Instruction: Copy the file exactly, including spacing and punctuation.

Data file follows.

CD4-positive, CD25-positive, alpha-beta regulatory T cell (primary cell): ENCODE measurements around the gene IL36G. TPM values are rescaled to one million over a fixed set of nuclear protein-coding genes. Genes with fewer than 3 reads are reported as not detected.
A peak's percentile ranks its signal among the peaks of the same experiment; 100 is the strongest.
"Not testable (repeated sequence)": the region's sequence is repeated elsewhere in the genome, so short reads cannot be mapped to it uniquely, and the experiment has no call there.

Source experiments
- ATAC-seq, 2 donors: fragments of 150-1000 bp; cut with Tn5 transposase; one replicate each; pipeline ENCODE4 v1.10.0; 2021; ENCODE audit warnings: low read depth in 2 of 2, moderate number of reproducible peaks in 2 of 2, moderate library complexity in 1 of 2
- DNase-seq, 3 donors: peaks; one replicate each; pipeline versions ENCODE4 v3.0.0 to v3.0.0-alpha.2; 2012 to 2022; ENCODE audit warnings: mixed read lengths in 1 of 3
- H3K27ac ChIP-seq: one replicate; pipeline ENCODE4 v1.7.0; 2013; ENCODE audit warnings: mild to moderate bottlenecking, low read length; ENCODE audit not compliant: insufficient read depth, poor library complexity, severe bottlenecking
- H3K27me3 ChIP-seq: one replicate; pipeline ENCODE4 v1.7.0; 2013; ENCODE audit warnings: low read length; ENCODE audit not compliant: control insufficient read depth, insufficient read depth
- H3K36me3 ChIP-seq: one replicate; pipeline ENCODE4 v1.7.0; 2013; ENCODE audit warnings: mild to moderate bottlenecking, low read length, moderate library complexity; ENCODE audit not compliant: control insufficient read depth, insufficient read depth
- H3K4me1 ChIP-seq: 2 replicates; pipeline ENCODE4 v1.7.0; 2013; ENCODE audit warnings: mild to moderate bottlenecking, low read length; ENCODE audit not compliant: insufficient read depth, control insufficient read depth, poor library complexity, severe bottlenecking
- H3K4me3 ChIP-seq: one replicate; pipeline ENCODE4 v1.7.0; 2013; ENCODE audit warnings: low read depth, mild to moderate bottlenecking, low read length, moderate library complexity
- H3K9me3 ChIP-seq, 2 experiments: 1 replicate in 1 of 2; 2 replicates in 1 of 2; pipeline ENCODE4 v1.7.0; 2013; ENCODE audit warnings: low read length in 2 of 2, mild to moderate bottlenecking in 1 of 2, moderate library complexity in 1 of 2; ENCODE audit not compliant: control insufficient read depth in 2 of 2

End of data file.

CD4-positive, CD25-positive, alpha-beta regulatory T cell (primary cell): ENCODE measurements around the gene IL36G. TPM values are rescaled to one million over a fixed set of nuclear protein-coding genes. Genes with fewer than 3 reads are reported as not detected.
A peak's percentile ranks its signal among the peaks of the same experiment; 100 is the strongest.
"Not testable (repeated sequence)": the region's sequence is repeated elsewhere in the genome, so short reads cannot be mapped to it uniquely, and the experiment has no call there.

Source experiments
- ATAC-seq, 2 donors: fragments of 150-1000 bp; cut with Tn5 transposase; one replicate each; pipeline ENCODE4 v1.10.0; 2021; ENCODE audit warnings: low read depth in 2 of 2, moderate number of reproducible peaks in 2 of 2, moderate library complexity in 1 of 2
- DNase-seq, 3 donors: peaks; one replicate each; pipeline versions ENCODE4 v3.0.0 to v3.0.0-alpha.2; 2012 to 2022; ENCODE audit warnings: mixed read lengths in 1 of 3
- H3K27ac ChIP-seq: one replicate; pipeline ENCODE4 v1.7.0; 2013; ENCODE audit warnings: mild to moderate bottlenecking, low read length; ENCODE audit not compliant: insufficient read depth, poor library complexity, severe bottlenecking
- H3K27me3 ChIP-seq: one replicate; pipeline ENCODE4 v1.7.0; 2013; ENCODE audit warnings: low read length; ENCODE audit not compliant: control insufficient read depth, insufficient read depth
- H3K36me3 ChIP-seq: one replicate; pipeline ENCODE4 v1.7.0; 2013; ENCODE audit warnings: mild to moderate bottlenecking, low read length, moderate library complexity; ENCODE audit not compliant: control insufficient read depth, insufficient read depth
- H3K4me1 ChIP-seq: 2 replicates; pipeline ENCODE4 v1.7.0; 2013; ENCODE audit warnings: mild to moderate bottlenecking, low read length; ENCODE audit not compliant: insufficient read depth, control insufficient read depth, poor library complexity, severe bottlenecking
- H3K4me3 ChIP-seq: one replicate; pipeline ENCODE4 v1.7.0; 2013; ENCODE audit warnings: low read depth, mild to moderate bottlenecking, low read length, moderate library complexity
- H3K9me3 ChIP-seq, 2 experiments: 1 replicate in 1 of 2; 2 replicates in 1 of 2; pipeline ENCODE4 v1.7.0; 2013; ENCODE audit warnings: low read length in 2 of 2, mild to moderate bottlenecking in 1 of 2, moderate library complexity in 1 of 2; ENCODE audit not compliant: control insufficient read depth in 2 of 2